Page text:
Everyday Shame (There’s a Miracle for That)

I believe that the Wedding at Cana story is more of a shame story than a miracle Wedding at Cana Daniel Mitsuistory.  (Thank you MP.)  In a nutshell:  Jesus takes what is shameful and creates something beautiful.  Few things in 1st Century Palestine were more shameful than offering poor hospitality to guests (i.e. running out of wine at the wedding.)

Shame trumps guilt every time as the curse that keeps on cursing.

I can’t let go of this story from Chicago last week about the young woman who hid her pregnancy from her parents and was so ashamed/afraid to face them, that she dropped her newborn from her eighth story window.  Imagine the level of terror this 19 year old was experiencing.  She was willing to sacrifice her child in order to spare herself the insults or attacks or shunning of her parents.  Please pray for her as she has been arrested.

When shame is not addressed, it continues.

In a ridiculously incomparable segue, I also believe that many of our congregations live in shame storms.  Congregations remember the days when their choirs went on tour and their pews were filled and their youth programs were brimming with energy.  Some of those same congregations now patch together a much smaller group of singers and rope off the back pews.  There are many, many churches with no children much less any youth.  We lifelong church people might not say so, but to a certain extent, we are ashamed.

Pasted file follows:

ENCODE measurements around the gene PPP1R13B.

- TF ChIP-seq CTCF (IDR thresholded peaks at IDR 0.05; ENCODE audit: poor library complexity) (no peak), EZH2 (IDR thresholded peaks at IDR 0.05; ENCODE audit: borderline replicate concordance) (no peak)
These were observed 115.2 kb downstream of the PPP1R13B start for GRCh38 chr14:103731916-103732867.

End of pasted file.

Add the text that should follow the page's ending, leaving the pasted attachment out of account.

It’s not as crushing as the shame of an unwed teenager with conservative parents, but it causes similar fears.  We fear making choices because a “bad choice” could be the end of us. We fear taking risks because we don’t believe we can afford risks.  We cannot joyfully worship because there’s a cloud hanging over us.

Maybe we’ll just cover up the problem and it will go away.

But I’m here to tell that you that Jesus takes what is shameful and redeems it. It’s not just a Bible story.

If you are facing something shameful right now – whatever it might be – please know that there is someone out there who will walk with you.  If you are a congregation on the cusp of closing, know that this is not the worst thing. Water can still turn into wine, in a proverbial sense.  Sometimes dying churches can be transformed, but Jesus is the only one who can do it.  And sometimes Jesus’ people are so loving – no matter what we’ve done or who we are – that our lives can be transformed too.  Shame is never the last word.

Painting of The Wedding at Cana by Daniel Mitsui.

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